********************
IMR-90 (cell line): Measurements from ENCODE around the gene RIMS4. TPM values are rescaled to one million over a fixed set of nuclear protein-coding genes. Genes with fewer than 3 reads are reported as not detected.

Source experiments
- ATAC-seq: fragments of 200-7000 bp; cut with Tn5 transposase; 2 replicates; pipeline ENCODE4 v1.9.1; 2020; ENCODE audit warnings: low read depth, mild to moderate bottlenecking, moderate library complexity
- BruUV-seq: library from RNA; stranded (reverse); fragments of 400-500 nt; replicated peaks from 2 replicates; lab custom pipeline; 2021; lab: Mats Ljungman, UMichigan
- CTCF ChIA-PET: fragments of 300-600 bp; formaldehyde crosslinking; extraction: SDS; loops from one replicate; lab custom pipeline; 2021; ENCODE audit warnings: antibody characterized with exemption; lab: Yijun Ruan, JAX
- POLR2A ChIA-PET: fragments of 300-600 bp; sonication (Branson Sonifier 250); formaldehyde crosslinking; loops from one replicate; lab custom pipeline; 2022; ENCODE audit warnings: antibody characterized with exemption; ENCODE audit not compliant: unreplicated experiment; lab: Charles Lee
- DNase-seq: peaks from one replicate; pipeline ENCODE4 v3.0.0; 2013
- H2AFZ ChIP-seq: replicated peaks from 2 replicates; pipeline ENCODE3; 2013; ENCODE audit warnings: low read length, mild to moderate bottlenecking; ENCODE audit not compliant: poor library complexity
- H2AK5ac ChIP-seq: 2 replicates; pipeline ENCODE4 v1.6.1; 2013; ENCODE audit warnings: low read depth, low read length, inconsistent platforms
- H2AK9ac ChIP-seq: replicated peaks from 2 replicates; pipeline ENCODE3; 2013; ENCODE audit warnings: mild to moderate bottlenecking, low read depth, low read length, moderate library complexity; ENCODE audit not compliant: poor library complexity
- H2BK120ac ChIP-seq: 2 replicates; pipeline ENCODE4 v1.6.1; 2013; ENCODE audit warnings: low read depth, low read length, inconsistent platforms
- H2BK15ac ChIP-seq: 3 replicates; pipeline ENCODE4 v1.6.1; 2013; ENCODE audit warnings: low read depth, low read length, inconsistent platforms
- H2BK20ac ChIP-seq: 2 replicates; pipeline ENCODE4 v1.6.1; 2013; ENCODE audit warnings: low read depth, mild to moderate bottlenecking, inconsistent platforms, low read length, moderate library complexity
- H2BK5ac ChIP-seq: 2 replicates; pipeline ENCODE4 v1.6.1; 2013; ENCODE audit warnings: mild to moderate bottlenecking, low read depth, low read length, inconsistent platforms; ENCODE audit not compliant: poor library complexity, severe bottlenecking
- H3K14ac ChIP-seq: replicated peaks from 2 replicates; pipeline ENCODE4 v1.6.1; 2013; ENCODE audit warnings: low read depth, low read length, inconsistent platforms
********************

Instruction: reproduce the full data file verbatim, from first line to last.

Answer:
IMR-90 (cell line): Measurements from ENCODE around the gene RIMS4. TPM values are rescaled to one million over a fixed set of nuclear protein-coding genes. Genes with fewer than 3 reads are reported as not detected.

Source experiments
- ATAC-seq: fragments of 200-7000 bp; cut with Tn5 transposase; 2 replicates; pipeline ENCODE4 v1.9.1; 2020; ENCODE audit warnings: low read depth, mild to moderate bottlenecking, moderate library complexity
- BruUV-seq: library from RNA; stranded (reverse); fragments of 400-500 nt; replicated peaks from 2 replicates; lab custom pipeline; 2021; lab: Mats Ljungman, UMichigan
- CTCF ChIA-PET: fragments of 300-600 bp; formaldehyde crosslinking; extraction: SDS; loops from one replicate; lab custom pipeline; 2021; ENCODE audit warnings: antibody characterized with exemption; lab: Yijun Ruan, JAX
- POLR2A ChIA-PET: fragments of 300-600 bp; sonication (Branson Sonifier 250); formaldehyde crosslinking; loops from one replicate; lab custom pipeline; 2022; ENCODE audit warnings: antibody characterized with exemption; ENCODE audit not compliant: unreplicated experiment; lab: Charles Lee
- DNase-seq: peaks from one replicate; pipeline ENCODE4 v3.0.0; 2013
- H2AFZ ChIP-seq: replicated peaks from 2 replicates; pipeline ENCODE3; 2013; ENCODE audit warnings: low read length, mild to moderate bottlenecking; ENCODE audit not compliant: poor library complexity
- H2AK5ac ChIP-seq: 2 replicates; pipeline ENCODE4 v1.6.1; 2013; ENCODE audit warnings: low read depth, low read length, inconsistent platforms
- H2AK9ac ChIP-seq: replicated peaks from 2 replicates; pipeline ENCODE3; 2013; ENCODE audit warnings: mild to moderate bottlenecking, low read depth, low read length, moderate library complexity; ENCODE audit not compliant: poor library complexity
- H2BK120ac ChIP-seq: 2 replicates; pipeline ENCODE4 v1.6.1; 2013; ENCODE audit warnings: low read depth, low read length, inconsistent platforms
- H2BK15ac ChIP-seq: 3 replicates; pipeline ENCODE4 v1.6.1; 2013; ENCODE audit warnings: low read depth, low read length, inconsistent platforms
- H2BK20ac ChIP-seq: 2 replicates; pipeline ENCODE4 v1.6.1; 2013; ENCODE audit warnings: low read depth, mild to moderate bottlenecking, inconsistent platforms, low read length, moderate library complexity
- H2BK5ac ChIP-seq: 2 replicates; pipeline ENCODE4 v1.6.1; 2013; ENCODE audit warnings: mild to moderate bottlenecking, low read depth, low read length, inconsistent platforms; ENCODE audit not compliant: poor library complexity, severe bottlenecking
- H3K14ac ChIP-seq: replicated peaks from 2 replicates; pipeline ENCODE4 v1.6.1; 2013; ENCODE audit warnings: low read depth, low read length, inconsistent platforms